Or perhaps you decide not to leave. You make yourself some coffee and do chores while listening to the explosions, careful to keep away from the windows. You call the school to ask when to bring in your child (once the air raid is over, they tell you). When it is, you go to the supermarket to get a new pack of coffee, you drop by the post office to pick up some parcels. Amid the confusion and clatter, you continue to live.

That’s not because it’s not scary anymore — it is. It’s terrifying not to hear from loved ones you called hours ago, not to know if they can’t call you back because the power is down or because of reasons you don’t even want to start imagining. It’s devastating to count the dead and to guess whether those you know are among them. It’s exhausting to wonder whether the next house to be hit will be yours.

Pushing back against Putin’s threat of nuclear use in Ukraine

Steven Pifer

Seven and a half months after it began, Russian President Vladimir Putin’s war against Ukraine has not gone as the Kremlin had hoped. The Ukrainian military has resisted with skill and tenacity, in recent weeks clawing back territory in the country’s south and east. As the Russian invasion falters, concern has arisen that Putin might turn to nuclear weapons.

The nuclear threat needs to be taken seriously. Russia’s conventional forces appear stymied, the country has a large nuclear arsenal, and Putin thus far seems unwilling to lose or retreat. He has, if anything, doubled down, for example, ordering a mobilization and a sham annexation of Ukrainian territory. Moreover, Putin has made a string of miscalculations in launching and executing his war on Ukraine, and his comments have observers wondering if nuclear could be next. But there are reasons to believe Moscow would not press the nuclear button. Such use would not end the Ukrainian determination to resist. It would alienate countries such as China and India that have tried to remain on the sidelines of this war. Moreover, senior Russian political and military leaders understand that introducing nuclear weapons into the conflict would constitute a step into a murky and potentially disastrous unknown.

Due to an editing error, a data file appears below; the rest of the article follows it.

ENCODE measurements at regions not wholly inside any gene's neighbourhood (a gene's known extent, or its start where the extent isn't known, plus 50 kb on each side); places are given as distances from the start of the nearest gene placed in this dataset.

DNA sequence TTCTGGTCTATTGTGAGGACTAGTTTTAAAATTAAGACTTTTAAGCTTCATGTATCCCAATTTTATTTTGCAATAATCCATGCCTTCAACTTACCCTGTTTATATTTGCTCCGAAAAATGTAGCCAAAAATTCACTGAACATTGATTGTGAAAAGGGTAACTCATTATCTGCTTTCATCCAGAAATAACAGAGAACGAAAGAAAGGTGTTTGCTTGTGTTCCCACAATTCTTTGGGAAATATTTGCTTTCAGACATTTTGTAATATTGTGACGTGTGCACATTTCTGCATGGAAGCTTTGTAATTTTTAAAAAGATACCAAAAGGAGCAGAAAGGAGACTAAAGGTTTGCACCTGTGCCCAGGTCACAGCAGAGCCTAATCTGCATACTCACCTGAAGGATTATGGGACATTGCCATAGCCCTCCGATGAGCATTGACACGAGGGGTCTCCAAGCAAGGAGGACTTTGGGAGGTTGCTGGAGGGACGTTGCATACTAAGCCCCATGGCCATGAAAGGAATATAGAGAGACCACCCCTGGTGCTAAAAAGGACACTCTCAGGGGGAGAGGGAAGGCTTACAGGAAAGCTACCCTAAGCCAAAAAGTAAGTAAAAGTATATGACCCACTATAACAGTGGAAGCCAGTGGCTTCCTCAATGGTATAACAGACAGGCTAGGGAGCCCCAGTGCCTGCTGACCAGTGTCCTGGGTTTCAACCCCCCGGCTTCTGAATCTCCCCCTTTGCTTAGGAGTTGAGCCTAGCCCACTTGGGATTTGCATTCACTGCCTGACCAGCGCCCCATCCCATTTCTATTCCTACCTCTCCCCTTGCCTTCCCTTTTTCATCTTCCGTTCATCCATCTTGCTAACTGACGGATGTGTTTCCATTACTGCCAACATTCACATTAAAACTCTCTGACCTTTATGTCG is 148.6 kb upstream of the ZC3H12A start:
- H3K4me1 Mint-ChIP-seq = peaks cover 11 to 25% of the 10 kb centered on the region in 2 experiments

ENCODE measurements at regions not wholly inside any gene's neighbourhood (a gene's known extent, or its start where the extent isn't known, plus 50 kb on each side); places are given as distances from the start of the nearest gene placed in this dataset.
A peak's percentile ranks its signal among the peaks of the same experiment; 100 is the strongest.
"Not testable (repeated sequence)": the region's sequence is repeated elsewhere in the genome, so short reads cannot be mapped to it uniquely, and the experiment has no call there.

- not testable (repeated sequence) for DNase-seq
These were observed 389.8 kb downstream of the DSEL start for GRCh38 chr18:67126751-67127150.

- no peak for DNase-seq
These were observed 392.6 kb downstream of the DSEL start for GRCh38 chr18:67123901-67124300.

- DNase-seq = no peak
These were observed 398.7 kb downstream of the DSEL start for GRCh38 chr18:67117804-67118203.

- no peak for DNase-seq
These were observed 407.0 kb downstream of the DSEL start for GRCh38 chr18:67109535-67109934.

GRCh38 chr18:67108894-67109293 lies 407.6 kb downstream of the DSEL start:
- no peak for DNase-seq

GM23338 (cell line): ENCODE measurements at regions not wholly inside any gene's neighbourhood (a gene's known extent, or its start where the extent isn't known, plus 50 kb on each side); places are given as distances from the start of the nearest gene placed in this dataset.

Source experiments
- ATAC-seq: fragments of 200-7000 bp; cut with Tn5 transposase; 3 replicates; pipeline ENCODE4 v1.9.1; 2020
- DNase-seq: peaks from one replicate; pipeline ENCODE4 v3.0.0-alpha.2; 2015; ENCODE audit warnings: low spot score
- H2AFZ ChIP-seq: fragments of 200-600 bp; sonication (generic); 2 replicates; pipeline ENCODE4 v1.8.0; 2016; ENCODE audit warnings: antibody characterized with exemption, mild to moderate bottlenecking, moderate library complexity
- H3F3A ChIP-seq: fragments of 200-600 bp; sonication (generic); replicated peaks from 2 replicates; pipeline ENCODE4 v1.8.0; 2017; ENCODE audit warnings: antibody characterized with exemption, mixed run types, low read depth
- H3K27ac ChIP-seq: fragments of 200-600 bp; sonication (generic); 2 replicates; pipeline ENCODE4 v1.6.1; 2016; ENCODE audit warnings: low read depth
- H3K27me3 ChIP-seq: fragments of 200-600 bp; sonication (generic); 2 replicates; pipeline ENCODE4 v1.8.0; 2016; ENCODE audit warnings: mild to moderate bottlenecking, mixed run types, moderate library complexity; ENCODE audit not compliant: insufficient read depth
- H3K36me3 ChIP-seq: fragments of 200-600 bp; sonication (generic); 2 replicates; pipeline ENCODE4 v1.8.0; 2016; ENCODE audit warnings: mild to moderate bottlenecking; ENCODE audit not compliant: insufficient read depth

Putin’s nuclear threats. Putin has ensured that the nuclear specter has loomed over the Russia-Ukraine war since nearly the beginning. On February 27, three days after the Russian military launched its invasion, Putin put Russia’s nuclear forces on a state of “special combat readiness,” which may have meant an increase of staff at nuclear command centers. Since then, Putin and other senior Russian officials, including Foreign Minister Sergey Lavrov, have alluded to the threat of nuclear war. On September 27, Russian Security Council Deputy Chairman Dmitry Medvedev cautioned that the nuclear threat was “not a bluff,” referring to words used by Putin in a September 21 address, and suggested that Russia could employ nuclear weapons in Ukraine without NATO reacting.

Why UK Prime Minister Truss fired her finance minister — and what happens next as the economic storm worsens

Nikhil Kumar

The news: Kwasi Kwarteng, Britain’s finance minister (or chancellor of the Exchequer, as the position is known there) was unceremoniously fired on Friday, just three weeks after he announced an emergency budget to boost economic growth that spooked the financial markets, led to a sudden drop in value of the British pound and set off a new wave of economic pain for ordinary Britons.